IMRT controls head and neck cancer reducing radiation side effects

Intensity modulated radiation therapy, also known as IMRT, when used alone or combined with surgery, has been shown to greatly increase the chance for survival for patients with head and neck cancer while greatly reducing painful side effects, according to a new study in the May 2004 issue of the International Journal of Radiation Oncology-Biology-Physics, the official journal of ASTRO, the American Society for Therapeutic Radiology and Oncology.

Beginning in 1997, 74 patients with squamous cell carcinoma of the oropharynx were treated with IMRT. Seventy percent of the patients were at Stage IV, or a very advanced stage of cancer, with the remainder being at an earlier stage. After being treated with IMRT, the estimated four-year survival of all patients was 87 percent. Eighty-one percent of those patients were estimated to be completely disease free after completing treatment. If patients had surgery to remove the tumor in addition to being treated with IMRT, the chances of survival rose dramatically to 92 percent. Without surgery, 66 percent of the patients survived.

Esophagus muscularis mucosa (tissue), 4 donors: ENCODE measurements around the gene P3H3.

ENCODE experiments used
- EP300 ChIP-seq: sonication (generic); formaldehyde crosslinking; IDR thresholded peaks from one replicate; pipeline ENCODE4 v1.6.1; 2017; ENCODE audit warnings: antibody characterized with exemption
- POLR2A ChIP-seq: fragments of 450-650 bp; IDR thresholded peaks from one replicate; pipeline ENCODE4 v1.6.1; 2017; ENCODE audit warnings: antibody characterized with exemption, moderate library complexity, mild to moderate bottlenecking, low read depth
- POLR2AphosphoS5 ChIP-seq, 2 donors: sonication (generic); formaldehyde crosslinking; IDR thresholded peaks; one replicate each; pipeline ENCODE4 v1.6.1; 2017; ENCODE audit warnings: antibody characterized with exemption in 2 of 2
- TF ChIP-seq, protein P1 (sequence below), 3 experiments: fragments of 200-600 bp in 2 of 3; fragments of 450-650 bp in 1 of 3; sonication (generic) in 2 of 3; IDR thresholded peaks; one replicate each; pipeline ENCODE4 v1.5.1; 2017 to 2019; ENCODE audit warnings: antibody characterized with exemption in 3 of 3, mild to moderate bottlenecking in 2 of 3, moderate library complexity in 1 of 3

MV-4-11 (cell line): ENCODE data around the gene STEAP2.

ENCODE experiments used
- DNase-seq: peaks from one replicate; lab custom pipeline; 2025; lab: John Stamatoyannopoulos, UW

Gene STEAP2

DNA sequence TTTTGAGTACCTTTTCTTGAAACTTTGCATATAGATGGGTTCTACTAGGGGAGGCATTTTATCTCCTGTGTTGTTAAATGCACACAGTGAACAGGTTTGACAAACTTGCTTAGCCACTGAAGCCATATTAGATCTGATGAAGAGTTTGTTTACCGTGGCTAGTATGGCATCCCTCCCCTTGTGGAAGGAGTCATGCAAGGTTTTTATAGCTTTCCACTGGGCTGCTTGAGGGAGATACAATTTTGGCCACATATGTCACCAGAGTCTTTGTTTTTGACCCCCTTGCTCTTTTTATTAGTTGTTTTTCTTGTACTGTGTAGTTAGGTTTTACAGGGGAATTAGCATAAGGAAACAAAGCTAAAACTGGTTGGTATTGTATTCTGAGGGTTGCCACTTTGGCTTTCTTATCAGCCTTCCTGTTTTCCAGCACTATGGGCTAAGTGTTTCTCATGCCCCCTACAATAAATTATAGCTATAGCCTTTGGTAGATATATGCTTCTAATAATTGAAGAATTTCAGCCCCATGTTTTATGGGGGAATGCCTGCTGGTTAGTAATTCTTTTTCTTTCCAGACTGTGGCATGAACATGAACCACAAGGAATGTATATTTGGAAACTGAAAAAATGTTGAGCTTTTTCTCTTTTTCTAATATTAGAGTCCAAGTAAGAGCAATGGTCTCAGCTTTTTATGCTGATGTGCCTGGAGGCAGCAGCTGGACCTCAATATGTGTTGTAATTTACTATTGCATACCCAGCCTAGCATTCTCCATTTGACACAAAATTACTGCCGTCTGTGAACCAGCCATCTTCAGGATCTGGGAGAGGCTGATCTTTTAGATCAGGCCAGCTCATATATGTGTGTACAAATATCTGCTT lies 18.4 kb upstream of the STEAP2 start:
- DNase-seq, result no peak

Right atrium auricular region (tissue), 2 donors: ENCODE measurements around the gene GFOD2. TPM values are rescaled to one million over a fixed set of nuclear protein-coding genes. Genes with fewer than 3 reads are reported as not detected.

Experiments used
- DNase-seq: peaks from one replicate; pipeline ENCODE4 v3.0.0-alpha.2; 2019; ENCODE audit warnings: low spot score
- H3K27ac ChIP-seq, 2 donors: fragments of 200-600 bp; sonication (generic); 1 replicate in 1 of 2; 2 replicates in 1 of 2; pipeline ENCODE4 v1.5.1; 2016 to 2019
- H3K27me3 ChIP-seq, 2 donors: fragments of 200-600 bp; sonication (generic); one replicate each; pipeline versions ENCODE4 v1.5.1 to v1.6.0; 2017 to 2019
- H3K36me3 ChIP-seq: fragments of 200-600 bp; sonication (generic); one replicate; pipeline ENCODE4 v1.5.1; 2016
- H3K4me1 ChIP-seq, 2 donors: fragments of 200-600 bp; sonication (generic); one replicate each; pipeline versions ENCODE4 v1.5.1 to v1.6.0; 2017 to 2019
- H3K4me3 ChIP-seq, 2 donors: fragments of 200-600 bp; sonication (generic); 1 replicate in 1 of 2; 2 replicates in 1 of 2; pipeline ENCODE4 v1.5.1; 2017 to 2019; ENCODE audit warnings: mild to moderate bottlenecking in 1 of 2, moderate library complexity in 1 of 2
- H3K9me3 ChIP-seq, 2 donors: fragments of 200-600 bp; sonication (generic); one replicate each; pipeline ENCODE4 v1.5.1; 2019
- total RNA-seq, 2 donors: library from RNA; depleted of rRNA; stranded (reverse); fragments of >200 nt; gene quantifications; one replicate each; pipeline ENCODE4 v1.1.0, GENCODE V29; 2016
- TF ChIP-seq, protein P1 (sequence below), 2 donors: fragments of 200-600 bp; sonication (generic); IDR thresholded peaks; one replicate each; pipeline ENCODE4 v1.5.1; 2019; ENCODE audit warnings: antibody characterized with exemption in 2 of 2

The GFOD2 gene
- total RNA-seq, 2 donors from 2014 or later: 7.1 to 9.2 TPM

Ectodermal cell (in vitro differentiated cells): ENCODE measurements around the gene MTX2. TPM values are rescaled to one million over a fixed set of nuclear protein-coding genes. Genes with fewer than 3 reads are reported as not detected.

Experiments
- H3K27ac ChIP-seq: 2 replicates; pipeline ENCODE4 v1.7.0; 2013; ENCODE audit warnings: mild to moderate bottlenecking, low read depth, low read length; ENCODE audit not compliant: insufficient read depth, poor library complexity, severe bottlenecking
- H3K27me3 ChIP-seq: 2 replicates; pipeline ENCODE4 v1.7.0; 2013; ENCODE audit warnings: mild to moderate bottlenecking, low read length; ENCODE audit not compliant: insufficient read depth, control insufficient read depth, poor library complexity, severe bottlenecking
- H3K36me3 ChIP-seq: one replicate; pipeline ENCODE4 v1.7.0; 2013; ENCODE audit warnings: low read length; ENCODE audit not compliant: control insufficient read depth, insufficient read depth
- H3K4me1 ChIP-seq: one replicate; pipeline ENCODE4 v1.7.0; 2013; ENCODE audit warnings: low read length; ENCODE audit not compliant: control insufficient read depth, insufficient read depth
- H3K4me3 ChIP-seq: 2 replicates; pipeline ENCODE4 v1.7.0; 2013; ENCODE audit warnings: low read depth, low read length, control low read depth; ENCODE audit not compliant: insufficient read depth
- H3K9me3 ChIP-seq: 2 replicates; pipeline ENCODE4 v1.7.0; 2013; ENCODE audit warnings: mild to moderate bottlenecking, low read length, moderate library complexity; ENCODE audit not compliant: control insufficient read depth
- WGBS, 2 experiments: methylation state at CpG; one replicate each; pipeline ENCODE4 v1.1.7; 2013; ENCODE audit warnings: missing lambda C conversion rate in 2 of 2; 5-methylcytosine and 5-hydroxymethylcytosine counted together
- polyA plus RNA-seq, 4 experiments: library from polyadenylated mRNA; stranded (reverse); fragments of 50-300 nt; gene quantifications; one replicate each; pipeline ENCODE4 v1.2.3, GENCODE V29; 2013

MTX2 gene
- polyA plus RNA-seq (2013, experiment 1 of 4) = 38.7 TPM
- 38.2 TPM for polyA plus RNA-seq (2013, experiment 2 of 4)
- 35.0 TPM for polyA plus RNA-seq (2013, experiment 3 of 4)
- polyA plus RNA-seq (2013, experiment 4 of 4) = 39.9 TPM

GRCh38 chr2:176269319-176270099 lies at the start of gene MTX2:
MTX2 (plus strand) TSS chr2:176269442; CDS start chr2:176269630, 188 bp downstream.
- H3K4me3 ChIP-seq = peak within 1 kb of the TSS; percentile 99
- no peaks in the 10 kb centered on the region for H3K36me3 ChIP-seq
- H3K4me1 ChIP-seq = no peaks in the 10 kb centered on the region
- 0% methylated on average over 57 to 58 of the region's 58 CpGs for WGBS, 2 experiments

“This is the largest IMRT study in patients with oropharyngeal cancer and the results are very promising,” said K.S. Clifford Chao, M.D., the lead author of the study and a member of the department of radiation oncology at the University of Texas M.D. Anderson Cancer Center in Houston.

Another important finding of this report is that the use of IMRT also reduced painful side effects of the treatment and allowed for more normal post-treatment salivary function. Of the 74 patients in the study, 32 reported Grade I or mild dry mouth, 9 reported moderate dry mouth and 33 had no complaints at all.

“When administered correctly, IMRT alone or combined with surgery helps to cure patients of their disease while improving their quality of life by reducing painful side effects, such as dry mouth,” said Dr. Chao. He added that gross tumor size is one of the most important predictors of treatment success. In patients with a more advanced tumor, tumor control rate is lower and surgery is less likely an option.

ASTRO is the largest radiation oncology society in the world, with more than 7,500 members who specialize in treating patients with radiation therapies. As a leading organization in radiation oncology, biology and physics, the Society is dedicated to the advancement of the practice of radiation oncology by promoting excellence in patient care, providing opportunities for educational and professional development, promoting research and disseminating research results and representing radiation oncology in a rapidly evolving socioeconomic healthcare environment.


The opinions expressed here are the views of the writer and do not necessarily reflect the views and opinions of News Medical.
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